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Worm Lizards

everything you ever needed to know about Namibian Worm Lizards

Worm lizards belong to the suborder Amphisbaenia. These unusual reptiles used to be classed as lizards but recent studies now place them in a separate suborder within the Squamata. Fossils date back 65 million years ago. There are a number of interesting features that are peculiar to worm lizards. For example all worm lizards found in Namibia are limbless. Other characteristics include; a lack of external ears; backward-facing nostrils that prevent sand from entering the nasal areas; an enlarged medial tooth; a reduced right lung; and a unique middle ear.

Eyes lie deep below the skin and eyelids are fused; there bodies are cylindrical; the scales are smooth and square and arranged in special rings, which give them a worm-like appearance, hence the name. The skull is short and robust and frontal bones protect the braincase. Species with rounded snouts can dig into and inhabit loose soils without fear of self-injury.

Perhaps the most amazing physical feature is that the skin is separated from the underlying body (attached only by 3 muscles sets per vertebra) allowing the head and body to move within the skin. This enables worm lizards to perform a ramming motion that can generate the actions necessary for burrowing.

So it is no surprise to learn from these fascination facts that worm lizards are specialized burrowing reptiles. Tunnels can be dug through soils so hard that the World War II commander of allied prisoner-of-war forces in Colditz would have been proud of.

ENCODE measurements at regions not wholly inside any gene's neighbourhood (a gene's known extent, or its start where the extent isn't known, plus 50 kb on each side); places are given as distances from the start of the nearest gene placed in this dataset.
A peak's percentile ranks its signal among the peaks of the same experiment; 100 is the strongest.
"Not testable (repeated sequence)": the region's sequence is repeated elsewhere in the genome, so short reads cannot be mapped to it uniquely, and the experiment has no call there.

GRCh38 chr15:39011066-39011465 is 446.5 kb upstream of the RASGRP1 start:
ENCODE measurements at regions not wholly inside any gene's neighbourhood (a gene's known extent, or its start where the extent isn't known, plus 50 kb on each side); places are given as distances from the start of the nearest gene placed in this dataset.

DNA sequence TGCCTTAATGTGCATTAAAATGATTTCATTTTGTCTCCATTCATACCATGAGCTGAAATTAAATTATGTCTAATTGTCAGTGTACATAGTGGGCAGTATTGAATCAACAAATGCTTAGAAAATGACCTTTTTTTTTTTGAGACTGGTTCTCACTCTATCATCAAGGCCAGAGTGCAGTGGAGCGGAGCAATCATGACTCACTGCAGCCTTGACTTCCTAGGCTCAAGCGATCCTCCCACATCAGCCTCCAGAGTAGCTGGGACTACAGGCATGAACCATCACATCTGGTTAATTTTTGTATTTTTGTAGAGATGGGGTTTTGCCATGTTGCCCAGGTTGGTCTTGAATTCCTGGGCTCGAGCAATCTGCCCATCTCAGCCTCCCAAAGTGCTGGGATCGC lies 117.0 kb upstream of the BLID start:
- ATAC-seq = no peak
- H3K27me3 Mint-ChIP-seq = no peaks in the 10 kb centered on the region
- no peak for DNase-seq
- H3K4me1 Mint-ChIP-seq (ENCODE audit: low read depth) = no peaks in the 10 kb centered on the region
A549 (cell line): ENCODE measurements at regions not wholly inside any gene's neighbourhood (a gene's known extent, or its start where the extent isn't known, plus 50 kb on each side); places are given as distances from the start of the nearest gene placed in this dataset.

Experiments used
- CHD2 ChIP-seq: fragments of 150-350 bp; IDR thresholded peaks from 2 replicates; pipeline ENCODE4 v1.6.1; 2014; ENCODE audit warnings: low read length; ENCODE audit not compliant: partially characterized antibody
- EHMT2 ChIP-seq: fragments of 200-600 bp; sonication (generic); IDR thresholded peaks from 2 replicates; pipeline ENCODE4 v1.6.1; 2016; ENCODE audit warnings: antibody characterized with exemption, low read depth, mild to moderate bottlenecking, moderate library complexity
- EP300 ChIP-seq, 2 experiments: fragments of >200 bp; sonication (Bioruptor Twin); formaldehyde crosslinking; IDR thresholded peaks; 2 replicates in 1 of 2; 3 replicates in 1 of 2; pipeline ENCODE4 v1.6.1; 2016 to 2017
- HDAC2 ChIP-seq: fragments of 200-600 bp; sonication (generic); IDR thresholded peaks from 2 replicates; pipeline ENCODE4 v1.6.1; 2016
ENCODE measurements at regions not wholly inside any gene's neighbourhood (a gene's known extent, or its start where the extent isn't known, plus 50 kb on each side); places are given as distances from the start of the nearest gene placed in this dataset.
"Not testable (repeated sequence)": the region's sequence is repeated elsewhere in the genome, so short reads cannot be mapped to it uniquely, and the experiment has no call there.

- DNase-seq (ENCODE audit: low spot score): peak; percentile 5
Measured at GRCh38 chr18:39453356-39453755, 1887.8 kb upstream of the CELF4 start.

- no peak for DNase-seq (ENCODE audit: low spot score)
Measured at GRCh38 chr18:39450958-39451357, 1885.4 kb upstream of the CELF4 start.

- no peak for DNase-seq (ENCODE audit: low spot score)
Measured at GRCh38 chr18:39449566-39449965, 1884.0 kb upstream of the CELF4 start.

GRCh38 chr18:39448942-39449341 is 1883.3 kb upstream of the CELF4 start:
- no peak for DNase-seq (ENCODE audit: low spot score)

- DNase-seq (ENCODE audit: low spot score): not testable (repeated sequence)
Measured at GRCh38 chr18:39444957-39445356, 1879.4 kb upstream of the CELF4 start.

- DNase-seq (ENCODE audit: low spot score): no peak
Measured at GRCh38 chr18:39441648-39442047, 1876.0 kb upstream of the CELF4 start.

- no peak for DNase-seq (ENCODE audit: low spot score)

Most worm lizards feed on invertebrates, especially ants and termites. Medium-sized worm lizards capable of catching larger prey do so by scent and vibration. Victims are gripped between the large teeth and are dragged into the burrow, being torn to bits in the process. Females lay eggs and give birth to live young. Colouration is usually fleshy and the tail is short and rounded and is often waved in the air to mimic the head to confuse predators. The name Amphisbaenia means 'two-headed'.

All worm lizards in Namibia are Tropical Worm Lizards and belong to the Family Amphisbaenidae. These are the largest family of worm lizards and both round-headed and spade-snouted forms exist in the country.

These worm lizards have some purple in their colour and round heads. Other distinguishing features are a distinct nasal and ocular scales.

As you might expect, the name of this species is derived from a broad, horizontal, spade-shaped snout, covered with 1 or 2 large, horny shields. Their body is cylindrical and the tail is short. This species are burrowers in hard soil in a variety of habitats except perhaps for forest. Road construction and ploughing expose spade-snouted worm lizards to the outside world. Other dangers which force them to the surface include carnivorous ants and flooding.

Long-tailed species are known to shed their tails. Reproduction habits are largely not known although 1 species does give birth to babies. Spade-snouted worm lizards feed almost exclusively on termites. Predators include snakes such as quill-snouted snakes and when they are forced to the surface of the ground, then birds of prey and small carnivores are lying in wait for some extra sustenance. There are 4 species of spade-snouted worm lizards in Namibia.

Blunt-tailed worm lizards are similar in appearance to spade-snouted worm lizards but generally larger in size due to a broader horizontal, spade-shaped snout that usually has a single large, horny shield. The body and tail are still slender. They behaviour and habits differ only in that they tend to eat beetles and their larvae, rather than termites. Female worm species lay eggs, but very little other reproductive information is known. Some species can shed their tail as a defence mechanism.

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